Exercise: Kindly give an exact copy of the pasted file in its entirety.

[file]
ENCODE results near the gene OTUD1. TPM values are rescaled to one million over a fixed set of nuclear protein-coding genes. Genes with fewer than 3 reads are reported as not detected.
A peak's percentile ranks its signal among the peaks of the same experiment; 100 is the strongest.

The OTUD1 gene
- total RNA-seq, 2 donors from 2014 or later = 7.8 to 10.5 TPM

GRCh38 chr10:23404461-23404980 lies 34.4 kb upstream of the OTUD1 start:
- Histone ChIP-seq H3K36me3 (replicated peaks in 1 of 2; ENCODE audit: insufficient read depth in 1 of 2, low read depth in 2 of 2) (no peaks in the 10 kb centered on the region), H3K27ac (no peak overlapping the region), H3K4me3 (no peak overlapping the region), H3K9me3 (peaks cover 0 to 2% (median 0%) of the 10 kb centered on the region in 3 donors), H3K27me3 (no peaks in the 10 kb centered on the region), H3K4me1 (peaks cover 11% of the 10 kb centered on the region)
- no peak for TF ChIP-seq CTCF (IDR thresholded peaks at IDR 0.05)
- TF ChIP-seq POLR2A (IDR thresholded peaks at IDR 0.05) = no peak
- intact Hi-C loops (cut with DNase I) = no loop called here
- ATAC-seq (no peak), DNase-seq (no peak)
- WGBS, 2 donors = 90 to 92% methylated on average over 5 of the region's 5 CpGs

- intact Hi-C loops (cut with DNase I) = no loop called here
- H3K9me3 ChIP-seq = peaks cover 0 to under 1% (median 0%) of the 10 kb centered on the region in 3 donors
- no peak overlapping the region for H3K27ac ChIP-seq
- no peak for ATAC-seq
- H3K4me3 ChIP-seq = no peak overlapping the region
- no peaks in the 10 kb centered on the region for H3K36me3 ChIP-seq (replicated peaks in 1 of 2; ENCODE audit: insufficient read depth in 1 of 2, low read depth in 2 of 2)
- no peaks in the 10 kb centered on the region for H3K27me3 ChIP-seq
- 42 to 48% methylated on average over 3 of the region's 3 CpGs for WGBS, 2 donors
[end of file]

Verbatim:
ENCODE results near the gene OTUD1. TPM values are rescaled to one million over a fixed set of nuclear protein-coding genes. Genes with fewer than 3 reads are reported as not detected.
A peak's percentile ranks its signal among the peaks of the same experiment; 100 is the strongest.

The OTUD1 gene
- total RNA-seq, 2 donors from 2014 or later = 7.8 to 10.5 TPM

GRCh38 chr10:23404461-23404980 lies 34.4 kb upstream of the OTUD1 start:
- Histone ChIP-seq H3K36me3 (replicated peaks in 1 of 2; ENCODE audit: insufficient read depth in 1 of 2, low read depth in 2 of 2) (no peaks in the 10 kb centered on the region), H3K27ac (no peak overlapping the region), H3K4me3 (no peak overlapping the region), H3K9me3 (peaks cover 0 to 2% (median 0%) of the 10 kb centered on the region in 3 donors), H3K27me3 (no peaks in the 10 kb centered on the region), H3K4me1 (peaks cover 11% of the 10 kb centered on the region)
- no peak for TF ChIP-seq CTCF (IDR thresholded peaks at IDR 0.05)
- TF ChIP-seq POLR2A (IDR thresholded peaks at IDR 0.05) = no peak
- intact Hi-C loops (cut with DNase I) = no loop called here
- ATAC-seq (no peak), DNase-seq (no peak)
- WGBS, 2 donors = 90 to 92% methylated on average over 5 of the region's 5 CpGs

- intact Hi-C loops (cut with DNase I) = no loop called here
- H3K9me3 ChIP-seq = peaks cover 0 to under 1% (median 0%) of the 10 kb centered on the region in 3 donors
- no peak overlapping the region for H3K27ac ChIP-seq
- no peak for ATAC-seq
- H3K4me3 ChIP-seq = no peak overlapping the region
- no peaks in the 10 kb centered on the region for H3K36me3 ChIP-seq (replicated peaks in 1 of 2; ENCODE audit: insufficient read depth in 1 of 2, low read depth in 2 of 2)
- no peaks in the 10 kb centered on the region for H3K27me3 ChIP-seq
- 42 to 48% methylated on average over 3 of the region's 3 CpGs for WGBS, 2 donors